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Nearly 2,000 Buildings in Santa Monica at Risk in Earthquake
Santa Monica Real Estate Company, Roque and Mark
Roque & Mark Real Estate
2802 Santa Monica Boulevard
Santa Monica, CA 90404
(310)828-7525 -

Harding Larmore Kutcher & Kozal, LLP  law firm
Harding, Larmore
Kutcher & Kozal, LLP

Convention and Visitors Bureau Santa Monica

By Niki Cervantes
Staff Writer

December 1, 2016 -- Nearly 2,000 buildings are at risk of major damage in Santa Monica when the next big earthquake hits, and as many as 80 percent of them are apartment buildings constructed in the 1950s and 1960s, a City report released Tuesday found.

The so-called “soft story” buildings that could collapse because the first floor is too weak to support upper floors dominate the City list, totaling 1,573 out of 1,962 at-risk structures.

The report -- which the City Council will discuss on Tuesday -- recommends that the City impose a more “robust” mandatory retrofit law, acknowledging the original ordinance has had little success after 17 years.

Picture of "soft story" apartment building
Typical "soft story" building (Photo credit: Society of Architectural Historians, Southern California Chapter)

The report said “many buildings continue to be at risk and it is necessary to update these standards and establish a program to ensure compliance.”

Despite Santa Monica' 1999 retrofit law, the City “has not achieved significant enforcement,” Lucy Jones, a leading seismologist in California, found in her 2016 “Safer Cities Survey.”

Santa Monica’s new ordinance is an attempt to “close that gap,” Jones said in the update of all government efforts in Southern California to improve the earthquake endurance of older buildings.

Specifics, such as addresses of at-risk buildings, are not included in the report by City building and safety officials. But the report includes 900 two-story apartment houses with up to seven units and 300 more apartment buildings with 15 units or more.

Sometimes called “dingbats,” such buildings were popular in Southern California as economical housing in the post WWII building boom ("Santa Monica Library Hosts Panel on Local Phenomenon," March 10, 2016).

But carports and garages typically on the ground floor are not necessarily sturdy enough to hold up the stories above them during the shaking of a quake.

That was the case in Northridge during the 1994 earthquake, when 16 people died after their apartment building collapsed.

The proposed new retrofit program is based, in large part, on the one the City of Los Angeles started in November of 2105. L.A.’s ordinance includes as many as 13,500 “soft story” buildings and 1,500 potentially brittle-to-the- breaking-point concrete buildings."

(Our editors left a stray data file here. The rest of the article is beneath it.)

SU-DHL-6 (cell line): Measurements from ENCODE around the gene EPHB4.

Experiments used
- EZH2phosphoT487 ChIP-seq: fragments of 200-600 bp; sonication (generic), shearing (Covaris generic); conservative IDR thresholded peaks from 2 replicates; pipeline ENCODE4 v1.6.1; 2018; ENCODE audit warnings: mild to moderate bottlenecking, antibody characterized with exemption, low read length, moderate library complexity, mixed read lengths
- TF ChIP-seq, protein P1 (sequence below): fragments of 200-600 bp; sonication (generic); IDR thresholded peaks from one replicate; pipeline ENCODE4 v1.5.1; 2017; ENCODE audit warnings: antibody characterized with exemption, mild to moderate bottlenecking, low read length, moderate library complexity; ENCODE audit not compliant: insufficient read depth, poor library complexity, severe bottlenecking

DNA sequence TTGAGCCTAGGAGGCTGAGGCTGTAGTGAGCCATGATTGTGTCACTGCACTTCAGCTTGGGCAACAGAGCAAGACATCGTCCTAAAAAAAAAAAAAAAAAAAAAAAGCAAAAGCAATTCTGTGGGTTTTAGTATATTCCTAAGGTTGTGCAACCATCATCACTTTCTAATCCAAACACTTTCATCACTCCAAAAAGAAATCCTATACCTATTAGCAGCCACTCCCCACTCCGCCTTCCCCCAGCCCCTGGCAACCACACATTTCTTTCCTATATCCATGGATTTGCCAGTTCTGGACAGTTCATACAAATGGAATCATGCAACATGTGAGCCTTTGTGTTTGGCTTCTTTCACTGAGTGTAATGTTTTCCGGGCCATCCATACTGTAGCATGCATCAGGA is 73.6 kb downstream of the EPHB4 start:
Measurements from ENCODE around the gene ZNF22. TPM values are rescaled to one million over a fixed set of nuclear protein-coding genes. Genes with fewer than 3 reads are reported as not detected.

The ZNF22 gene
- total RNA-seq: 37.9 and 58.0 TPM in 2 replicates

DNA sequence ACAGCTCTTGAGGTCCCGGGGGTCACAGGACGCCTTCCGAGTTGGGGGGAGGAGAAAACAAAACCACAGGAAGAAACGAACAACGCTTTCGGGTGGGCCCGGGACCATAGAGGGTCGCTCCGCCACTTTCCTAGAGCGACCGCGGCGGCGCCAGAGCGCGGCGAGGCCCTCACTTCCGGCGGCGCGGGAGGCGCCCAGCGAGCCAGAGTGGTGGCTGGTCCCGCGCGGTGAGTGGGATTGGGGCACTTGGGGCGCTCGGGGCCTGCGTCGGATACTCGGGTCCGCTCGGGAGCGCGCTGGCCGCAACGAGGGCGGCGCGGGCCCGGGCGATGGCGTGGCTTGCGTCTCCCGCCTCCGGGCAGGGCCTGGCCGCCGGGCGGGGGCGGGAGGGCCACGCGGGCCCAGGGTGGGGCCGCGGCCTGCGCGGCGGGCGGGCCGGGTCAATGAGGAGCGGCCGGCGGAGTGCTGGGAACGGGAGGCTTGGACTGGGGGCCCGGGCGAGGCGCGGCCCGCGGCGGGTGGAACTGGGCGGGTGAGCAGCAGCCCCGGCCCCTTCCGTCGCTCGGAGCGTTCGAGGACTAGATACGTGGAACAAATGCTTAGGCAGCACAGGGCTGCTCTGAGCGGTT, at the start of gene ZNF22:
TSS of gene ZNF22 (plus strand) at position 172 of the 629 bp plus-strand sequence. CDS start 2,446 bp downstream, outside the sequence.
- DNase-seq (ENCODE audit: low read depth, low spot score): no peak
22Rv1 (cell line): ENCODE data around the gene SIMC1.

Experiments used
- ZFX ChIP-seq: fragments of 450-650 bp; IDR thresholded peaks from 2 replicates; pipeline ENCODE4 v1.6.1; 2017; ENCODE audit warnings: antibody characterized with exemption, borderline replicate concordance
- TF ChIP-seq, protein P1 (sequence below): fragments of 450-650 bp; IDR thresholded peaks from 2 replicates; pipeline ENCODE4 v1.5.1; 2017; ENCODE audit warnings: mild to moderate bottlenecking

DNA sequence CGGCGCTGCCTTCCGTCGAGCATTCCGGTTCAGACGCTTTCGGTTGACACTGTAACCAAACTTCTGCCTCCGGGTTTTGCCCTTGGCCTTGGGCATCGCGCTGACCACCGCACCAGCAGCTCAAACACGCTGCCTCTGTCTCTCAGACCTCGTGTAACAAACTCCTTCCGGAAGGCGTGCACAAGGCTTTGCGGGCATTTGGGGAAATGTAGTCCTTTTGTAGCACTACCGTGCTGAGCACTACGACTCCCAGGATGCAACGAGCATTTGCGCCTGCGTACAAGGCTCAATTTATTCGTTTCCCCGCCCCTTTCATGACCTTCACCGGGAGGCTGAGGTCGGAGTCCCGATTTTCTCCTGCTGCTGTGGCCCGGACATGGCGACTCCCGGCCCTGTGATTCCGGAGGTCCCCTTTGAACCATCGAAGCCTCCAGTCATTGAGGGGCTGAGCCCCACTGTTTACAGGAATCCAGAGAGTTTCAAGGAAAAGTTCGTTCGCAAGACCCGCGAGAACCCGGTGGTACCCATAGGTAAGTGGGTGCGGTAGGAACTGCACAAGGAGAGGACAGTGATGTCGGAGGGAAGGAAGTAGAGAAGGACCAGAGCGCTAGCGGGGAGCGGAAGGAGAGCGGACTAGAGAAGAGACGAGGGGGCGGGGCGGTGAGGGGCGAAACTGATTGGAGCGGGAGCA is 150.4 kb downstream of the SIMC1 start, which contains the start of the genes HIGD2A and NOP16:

It is one of the strongest laws of its kind in the country. San Francisco has a similar law, although it affects a third as many buildings and doesn’t include concrete buildings.

Santa Monica’s new program would give some building owners two years to retrofit, although the owners of “soft story” buildings would be granted until 2023 and 2024 to finish the work.

The report also recommends that the City Attorney’s Office be used in the most “egregious” cases of non-compliance.

“With earthquakes a way of life in Santa Monica and the Los Angeles region, it’s not a matter of if, but rather when we could experience a significant seismic event,” the report to the City Council said.

“Earthquakes cause the greatest amount of fatalities in the world, with earthquake deaths resulting primarily from the failure of building construction,” the report said.

Other at-risk buildings include 209 constructed of unreinforced masonry before 1975, including those retrofitted previously, and 34 “concrete tilt ups,” where concrete walls and columns created on site are lifted up, tilted and tied to connect to the roof.

Many such buildings failed in the 1971 Sylmar-San Fernando earthquake because the walls and roofs weren’t connected adequately.

Despite being 14 miles from the epicenter, the 6.7-magnitude Northridge Earthquake hit Santa Monica unusually hard, mostly because of the city’s soft soil and older housing stock, experts believe.

More than 1,600 housing units were damaged or lost, or roughly five percent of the housing stock. A 2004 report by the California Policy Research Center put the cost at repair at $70 million.

The collapse of parts of Interstate 10 made Santa Monica hard to access for rescue workers. Some landmarks, including St. Monica Catholic Church and the 16-story concrete Champagne Towers on Ocean Avenue, were also badly damaged.

The well-known Sea Castle apartment building had to be torn down.

Back when the City first passed a seismic retrofit law, building owners opposed it because of the expense. The report now before the council says the average cost for a six-unit building would be between $30,000 to $60,000, the report said. Owners can pass some on the cost to tenants.

Experts say tens of thousands of buildings in Southern California are at risk in an earthquake. A U.S. Geological Survey simulation of a magnitude 7.8 quake on the San Andreas fault in Southern California projected that 1,500 buildings would collapse, and 300,000 more would suffer serious damage.

At least one fault line City officials consider active runs the length of Santa Monica, and the city is near many others. Santa Monica’s coastline and some parts in its northern section are prone to liquefaction during earthquakes.

The City report also found that 70 "non-ductile concrete" buildings and 80 "steel moment frame" buildings are at risk in the event of an earthquake.

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